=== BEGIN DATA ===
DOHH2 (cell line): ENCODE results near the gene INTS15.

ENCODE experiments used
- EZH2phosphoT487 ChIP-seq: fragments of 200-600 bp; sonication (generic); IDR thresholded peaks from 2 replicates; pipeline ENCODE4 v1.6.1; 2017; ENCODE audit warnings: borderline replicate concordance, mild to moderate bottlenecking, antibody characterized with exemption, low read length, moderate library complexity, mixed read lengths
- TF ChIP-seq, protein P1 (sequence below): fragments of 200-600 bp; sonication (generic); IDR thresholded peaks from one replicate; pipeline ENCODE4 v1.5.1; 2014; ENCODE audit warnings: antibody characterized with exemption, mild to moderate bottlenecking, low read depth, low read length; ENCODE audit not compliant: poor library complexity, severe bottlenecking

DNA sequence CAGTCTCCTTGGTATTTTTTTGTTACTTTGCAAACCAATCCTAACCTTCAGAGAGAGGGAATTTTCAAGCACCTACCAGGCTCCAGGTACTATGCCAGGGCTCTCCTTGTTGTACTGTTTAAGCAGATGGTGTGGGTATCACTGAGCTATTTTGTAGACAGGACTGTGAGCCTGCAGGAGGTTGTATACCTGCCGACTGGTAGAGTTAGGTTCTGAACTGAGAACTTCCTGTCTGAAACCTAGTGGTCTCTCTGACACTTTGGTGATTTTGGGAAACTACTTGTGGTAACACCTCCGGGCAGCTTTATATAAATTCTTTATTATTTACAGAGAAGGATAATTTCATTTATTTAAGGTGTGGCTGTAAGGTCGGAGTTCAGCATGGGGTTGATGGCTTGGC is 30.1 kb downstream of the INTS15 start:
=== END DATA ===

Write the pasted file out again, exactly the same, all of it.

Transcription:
DOHH2 (cell line): ENCODE results near the gene INTS15.

ENCODE experiments used
- EZH2phosphoT487 ChIP-seq: fragments of 200-600 bp; sonication (generic); IDR thresholded peaks from 2 replicates; pipeline ENCODE4 v1.6.1; 2017; ENCODE audit warnings: borderline replicate concordance, mild to moderate bottlenecking, antibody characterized with exemption, low read length, moderate library complexity, mixed read lengths
- TF ChIP-seq, protein P1 (sequence below): fragments of 200-600 bp; sonication (generic); IDR thresholded peaks from one replicate; pipeline ENCODE4 v1.5.1; 2014; ENCODE audit warnings: antibody characterized with exemption, mild to moderate bottlenecking, low read depth, low read length; ENCODE audit not compliant: poor library complexity, severe bottlenecking

DNA sequence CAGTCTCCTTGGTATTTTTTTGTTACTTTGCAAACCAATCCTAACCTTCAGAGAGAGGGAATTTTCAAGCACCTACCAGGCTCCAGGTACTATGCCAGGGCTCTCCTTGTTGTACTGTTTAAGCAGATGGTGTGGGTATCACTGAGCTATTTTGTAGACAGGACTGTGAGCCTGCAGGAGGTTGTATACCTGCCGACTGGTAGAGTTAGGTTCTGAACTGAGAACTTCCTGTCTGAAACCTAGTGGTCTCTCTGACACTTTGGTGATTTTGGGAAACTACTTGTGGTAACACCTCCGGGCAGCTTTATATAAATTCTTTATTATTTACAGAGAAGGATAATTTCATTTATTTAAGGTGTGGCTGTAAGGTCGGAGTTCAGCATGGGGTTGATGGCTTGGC is 30.1 kb downstream of the INTS15 start: